The district of Nueva Imperial, lying 35 kilometers from Temuco, lets visitors come close to the Mapuche culture and the natural attractions of the area.Due to the colors on the walls of its houses, it has come to be called “watercolor city”, but Nueva Imperial is best known for the cultural heritage of its Mapuche community. This city stands 35 kilometers West of Temuco and it is reached through the coastline road. Nueva Imperial was founded by don Pedro de Valdivia 22 kilometers beyond its present location, in the area now occupied by Carahue. On a hill overlooking the South in the original imperial city, there used to stand a cathedral which was the seat of the Episcopal area, mills, barns and an important population until 1599, when it was abandoned after the continuous raids by the Araucano people.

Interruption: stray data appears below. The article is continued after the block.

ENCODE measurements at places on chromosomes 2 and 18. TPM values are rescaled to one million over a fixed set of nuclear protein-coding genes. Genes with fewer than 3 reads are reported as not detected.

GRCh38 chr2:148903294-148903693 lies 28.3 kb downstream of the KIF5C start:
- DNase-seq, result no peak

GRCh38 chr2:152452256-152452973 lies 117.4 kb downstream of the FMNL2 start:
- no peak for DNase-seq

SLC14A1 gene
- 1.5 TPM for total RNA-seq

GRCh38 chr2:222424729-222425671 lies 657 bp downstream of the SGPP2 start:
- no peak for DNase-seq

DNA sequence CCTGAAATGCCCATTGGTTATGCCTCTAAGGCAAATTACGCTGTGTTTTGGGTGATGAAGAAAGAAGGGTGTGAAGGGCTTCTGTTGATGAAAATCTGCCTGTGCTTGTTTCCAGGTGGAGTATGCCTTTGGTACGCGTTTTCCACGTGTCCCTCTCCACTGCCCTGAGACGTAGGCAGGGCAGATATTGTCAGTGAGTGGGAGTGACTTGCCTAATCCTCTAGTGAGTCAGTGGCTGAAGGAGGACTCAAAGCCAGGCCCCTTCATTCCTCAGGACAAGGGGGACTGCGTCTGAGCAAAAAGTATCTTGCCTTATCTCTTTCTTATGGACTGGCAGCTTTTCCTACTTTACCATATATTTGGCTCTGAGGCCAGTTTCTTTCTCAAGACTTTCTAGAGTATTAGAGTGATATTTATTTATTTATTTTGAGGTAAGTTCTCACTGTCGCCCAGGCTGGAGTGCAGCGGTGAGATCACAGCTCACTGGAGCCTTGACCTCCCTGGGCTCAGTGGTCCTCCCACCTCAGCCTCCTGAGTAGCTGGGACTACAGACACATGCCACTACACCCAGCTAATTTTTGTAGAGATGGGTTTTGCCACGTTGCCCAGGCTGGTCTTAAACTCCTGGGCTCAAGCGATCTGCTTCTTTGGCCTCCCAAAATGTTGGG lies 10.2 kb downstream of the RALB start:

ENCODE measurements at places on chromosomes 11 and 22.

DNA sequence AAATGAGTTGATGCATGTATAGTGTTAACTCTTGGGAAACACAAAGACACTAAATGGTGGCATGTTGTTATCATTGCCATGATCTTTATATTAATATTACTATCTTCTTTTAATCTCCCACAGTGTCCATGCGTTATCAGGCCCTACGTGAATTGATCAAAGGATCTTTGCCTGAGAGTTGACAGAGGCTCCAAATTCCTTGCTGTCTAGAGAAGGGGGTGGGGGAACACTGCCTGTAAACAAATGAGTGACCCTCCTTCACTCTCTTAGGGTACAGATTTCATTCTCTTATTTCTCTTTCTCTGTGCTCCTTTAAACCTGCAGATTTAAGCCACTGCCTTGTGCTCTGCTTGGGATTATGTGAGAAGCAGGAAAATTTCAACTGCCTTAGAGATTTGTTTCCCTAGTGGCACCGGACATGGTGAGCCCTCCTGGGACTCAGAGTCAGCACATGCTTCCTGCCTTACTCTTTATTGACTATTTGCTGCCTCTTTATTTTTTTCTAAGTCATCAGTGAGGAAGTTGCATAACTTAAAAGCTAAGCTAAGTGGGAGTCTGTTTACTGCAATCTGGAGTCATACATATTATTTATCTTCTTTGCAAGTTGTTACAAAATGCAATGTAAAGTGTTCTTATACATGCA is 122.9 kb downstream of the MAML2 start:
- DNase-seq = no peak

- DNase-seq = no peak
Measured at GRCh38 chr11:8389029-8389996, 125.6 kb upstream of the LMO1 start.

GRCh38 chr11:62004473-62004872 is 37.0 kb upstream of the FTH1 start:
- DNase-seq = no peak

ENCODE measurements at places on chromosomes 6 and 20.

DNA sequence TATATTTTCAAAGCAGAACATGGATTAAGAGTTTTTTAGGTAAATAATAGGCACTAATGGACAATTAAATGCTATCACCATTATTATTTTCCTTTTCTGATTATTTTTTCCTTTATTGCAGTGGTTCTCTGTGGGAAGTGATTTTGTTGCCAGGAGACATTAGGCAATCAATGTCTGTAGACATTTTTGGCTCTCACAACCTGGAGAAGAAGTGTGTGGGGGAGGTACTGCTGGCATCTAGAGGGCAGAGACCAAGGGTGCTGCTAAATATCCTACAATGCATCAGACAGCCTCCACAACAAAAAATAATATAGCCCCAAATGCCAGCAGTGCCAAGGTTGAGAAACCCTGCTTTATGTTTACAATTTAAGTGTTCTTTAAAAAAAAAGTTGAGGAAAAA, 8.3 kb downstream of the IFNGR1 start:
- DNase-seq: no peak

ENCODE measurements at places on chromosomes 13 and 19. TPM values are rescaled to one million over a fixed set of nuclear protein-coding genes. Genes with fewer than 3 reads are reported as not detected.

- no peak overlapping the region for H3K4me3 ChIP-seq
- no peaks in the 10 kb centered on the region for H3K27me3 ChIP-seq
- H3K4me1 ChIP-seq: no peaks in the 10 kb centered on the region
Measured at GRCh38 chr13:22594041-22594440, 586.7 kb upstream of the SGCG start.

In 1882, it was founded once again on the banks of the Imperial River. This led to increasing port activities, which represented the starting point for regional production. This river, along with the Chol-Chol, crosses the community of Nueva Imperial, gives shape to new bathing resorts and admits navigation, mainly on small boats carrying anglers in search for trout, among other species. Both locals and visitors prefer Cisnes Beach in the summer. It is located on the banks of the Chol-Chol. Besides Imperial, Villa Almagro is also an urban center in the community standing out for its urban rural movement and it provides an important infrastructure and services network for the countryside population.
The important legacy of the Mapuche culture, their tongue, their lifestyle, handicrafts, dishes and customs may be observed in all these small districts. If the idea is to buy handicrafts and local products, the Nueva Imperial Craftsmen Association organizes markets in the city square during February, May, and September and during Christmas and New Year. Permanent exhibitions of handicrafts are in charge of the Chol-Chol Foundation, whose headquarters are located at 19th kilometer marker on the Temuco-Imperial Road.